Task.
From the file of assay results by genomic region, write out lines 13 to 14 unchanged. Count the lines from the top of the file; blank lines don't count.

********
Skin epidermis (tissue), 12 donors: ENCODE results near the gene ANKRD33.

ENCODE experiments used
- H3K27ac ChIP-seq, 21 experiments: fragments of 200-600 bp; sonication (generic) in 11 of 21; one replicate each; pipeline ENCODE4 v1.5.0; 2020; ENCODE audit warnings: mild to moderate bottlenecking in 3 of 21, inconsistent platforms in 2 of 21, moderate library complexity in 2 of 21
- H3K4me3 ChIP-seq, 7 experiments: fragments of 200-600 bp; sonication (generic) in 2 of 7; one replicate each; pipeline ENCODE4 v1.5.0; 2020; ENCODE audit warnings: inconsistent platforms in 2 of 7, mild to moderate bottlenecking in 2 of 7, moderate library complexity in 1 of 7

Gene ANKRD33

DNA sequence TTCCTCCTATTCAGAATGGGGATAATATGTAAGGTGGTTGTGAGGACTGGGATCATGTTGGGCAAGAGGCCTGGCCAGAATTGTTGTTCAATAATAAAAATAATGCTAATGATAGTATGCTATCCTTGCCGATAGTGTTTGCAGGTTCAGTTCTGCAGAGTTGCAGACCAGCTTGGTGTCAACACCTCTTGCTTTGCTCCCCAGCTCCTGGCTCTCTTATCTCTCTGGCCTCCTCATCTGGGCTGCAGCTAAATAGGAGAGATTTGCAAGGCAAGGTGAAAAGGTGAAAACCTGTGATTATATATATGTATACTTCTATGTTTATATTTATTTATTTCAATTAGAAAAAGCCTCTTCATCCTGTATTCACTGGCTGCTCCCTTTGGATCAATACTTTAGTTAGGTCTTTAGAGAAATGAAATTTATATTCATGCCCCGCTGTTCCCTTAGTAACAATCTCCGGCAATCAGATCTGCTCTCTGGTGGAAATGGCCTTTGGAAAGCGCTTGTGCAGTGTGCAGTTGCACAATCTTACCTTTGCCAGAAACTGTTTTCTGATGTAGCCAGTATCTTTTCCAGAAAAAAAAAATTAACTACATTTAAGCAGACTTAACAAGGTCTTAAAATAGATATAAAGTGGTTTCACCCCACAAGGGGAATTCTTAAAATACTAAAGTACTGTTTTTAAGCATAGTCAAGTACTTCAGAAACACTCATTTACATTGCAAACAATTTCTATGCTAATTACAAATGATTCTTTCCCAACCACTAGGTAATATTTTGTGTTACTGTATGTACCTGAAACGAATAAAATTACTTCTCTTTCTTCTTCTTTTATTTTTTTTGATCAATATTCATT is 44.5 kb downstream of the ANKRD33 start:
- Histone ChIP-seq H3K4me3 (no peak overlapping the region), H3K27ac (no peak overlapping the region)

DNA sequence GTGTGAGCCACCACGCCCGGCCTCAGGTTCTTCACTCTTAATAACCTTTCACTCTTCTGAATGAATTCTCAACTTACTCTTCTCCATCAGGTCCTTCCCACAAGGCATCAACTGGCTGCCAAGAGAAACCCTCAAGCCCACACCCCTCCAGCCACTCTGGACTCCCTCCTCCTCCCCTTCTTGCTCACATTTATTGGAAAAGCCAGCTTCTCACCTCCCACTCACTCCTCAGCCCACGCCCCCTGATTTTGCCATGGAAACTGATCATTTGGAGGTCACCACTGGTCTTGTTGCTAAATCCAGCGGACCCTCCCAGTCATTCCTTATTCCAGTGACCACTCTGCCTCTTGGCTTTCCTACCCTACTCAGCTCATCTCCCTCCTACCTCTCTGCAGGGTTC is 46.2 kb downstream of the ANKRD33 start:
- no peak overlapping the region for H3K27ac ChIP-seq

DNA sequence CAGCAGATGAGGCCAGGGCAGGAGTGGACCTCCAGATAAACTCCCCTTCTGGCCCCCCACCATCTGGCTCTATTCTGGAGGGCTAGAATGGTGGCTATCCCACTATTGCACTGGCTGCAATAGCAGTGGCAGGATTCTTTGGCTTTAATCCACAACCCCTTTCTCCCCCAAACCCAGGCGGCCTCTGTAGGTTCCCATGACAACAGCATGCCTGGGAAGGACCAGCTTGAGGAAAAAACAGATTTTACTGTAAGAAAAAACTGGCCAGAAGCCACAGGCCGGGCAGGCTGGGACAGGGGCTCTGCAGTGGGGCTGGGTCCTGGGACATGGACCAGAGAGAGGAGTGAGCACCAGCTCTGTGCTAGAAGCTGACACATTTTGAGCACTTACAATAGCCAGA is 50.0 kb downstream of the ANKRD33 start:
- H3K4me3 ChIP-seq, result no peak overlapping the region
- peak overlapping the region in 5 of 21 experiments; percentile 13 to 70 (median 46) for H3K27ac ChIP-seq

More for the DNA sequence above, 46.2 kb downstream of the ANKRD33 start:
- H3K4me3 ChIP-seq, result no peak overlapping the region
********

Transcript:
More for the DNA sequence above, 46.2 kb downstream of the ANKRD33 start:
- H3K4me3 ChIP-seq, result no peak overlapping the region